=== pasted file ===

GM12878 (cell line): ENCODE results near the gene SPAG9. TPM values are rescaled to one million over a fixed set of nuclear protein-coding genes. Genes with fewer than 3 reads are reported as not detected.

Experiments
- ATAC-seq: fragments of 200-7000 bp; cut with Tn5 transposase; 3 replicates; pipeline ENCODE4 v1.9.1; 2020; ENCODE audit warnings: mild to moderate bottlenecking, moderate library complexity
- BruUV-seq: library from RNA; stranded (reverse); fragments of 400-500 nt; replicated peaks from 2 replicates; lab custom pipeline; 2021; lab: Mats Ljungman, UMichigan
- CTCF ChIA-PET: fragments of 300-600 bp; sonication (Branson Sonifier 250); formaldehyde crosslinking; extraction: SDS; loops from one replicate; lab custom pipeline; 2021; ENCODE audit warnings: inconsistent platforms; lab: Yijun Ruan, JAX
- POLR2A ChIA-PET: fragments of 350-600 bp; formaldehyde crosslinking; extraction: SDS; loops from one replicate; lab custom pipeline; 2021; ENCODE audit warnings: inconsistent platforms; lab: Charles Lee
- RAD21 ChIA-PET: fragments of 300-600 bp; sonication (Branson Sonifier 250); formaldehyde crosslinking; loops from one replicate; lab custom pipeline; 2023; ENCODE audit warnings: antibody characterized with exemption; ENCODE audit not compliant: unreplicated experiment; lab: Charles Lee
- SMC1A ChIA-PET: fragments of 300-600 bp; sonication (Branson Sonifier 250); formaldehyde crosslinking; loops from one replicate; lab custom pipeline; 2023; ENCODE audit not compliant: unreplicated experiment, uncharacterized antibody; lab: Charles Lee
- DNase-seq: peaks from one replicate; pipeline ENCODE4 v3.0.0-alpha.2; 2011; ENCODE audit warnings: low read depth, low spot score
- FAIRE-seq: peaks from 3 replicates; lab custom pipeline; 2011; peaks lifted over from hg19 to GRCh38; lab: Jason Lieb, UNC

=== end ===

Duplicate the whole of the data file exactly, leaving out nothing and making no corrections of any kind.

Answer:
GM12878 (cell line): ENCODE results near the gene SPAG9. TPM values are rescaled to one million over a fixed set of nuclear protein-coding genes. Genes with fewer than 3 reads are reported as not detected.

Experiments
- ATAC-seq: fragments of 200-7000 bp; cut with Tn5 transposase; 3 replicates; pipeline ENCODE4 v1.9.1; 2020; ENCODE audit warnings: mild to moderate bottlenecking, moderate library complexity
- BruUV-seq: library from RNA; stranded (reverse); fragments of 400-500 nt; replicated peaks from 2 replicates; lab custom pipeline; 2021; lab: Mats Ljungman, UMichigan
- CTCF ChIA-PET: fragments of 300-600 bp; sonication (Branson Sonifier 250); formaldehyde crosslinking; extraction: SDS; loops from one replicate; lab custom pipeline; 2021; ENCODE audit warnings: inconsistent platforms; lab: Yijun Ruan, JAX
- POLR2A ChIA-PET: fragments of 350-600 bp; formaldehyde crosslinking; extraction: SDS; loops from one replicate; lab custom pipeline; 2021; ENCODE audit warnings: inconsistent platforms; lab: Charles Lee
- RAD21 ChIA-PET: fragments of 300-600 bp; sonication (Branson Sonifier 250); formaldehyde crosslinking; loops from one replicate; lab custom pipeline; 2023; ENCODE audit warnings: antibody characterized with exemption; ENCODE audit not compliant: unreplicated experiment; lab: Charles Lee
- SMC1A ChIA-PET: fragments of 300-600 bp; sonication (Branson Sonifier 250); formaldehyde crosslinking; loops from one replicate; lab custom pipeline; 2023; ENCODE audit not compliant: unreplicated experiment, uncharacterized antibody; lab: Charles Lee
- DNase-seq: peaks from one replicate; pipeline ENCODE4 v3.0.0-alpha.2; 2011; ENCODE audit warnings: low read depth, low spot score
- FAIRE-seq: peaks from 3 replicates; lab custom pipeline; 2011; peaks lifted over from hg19 to GRCh38; lab: Jason Lieb, UNC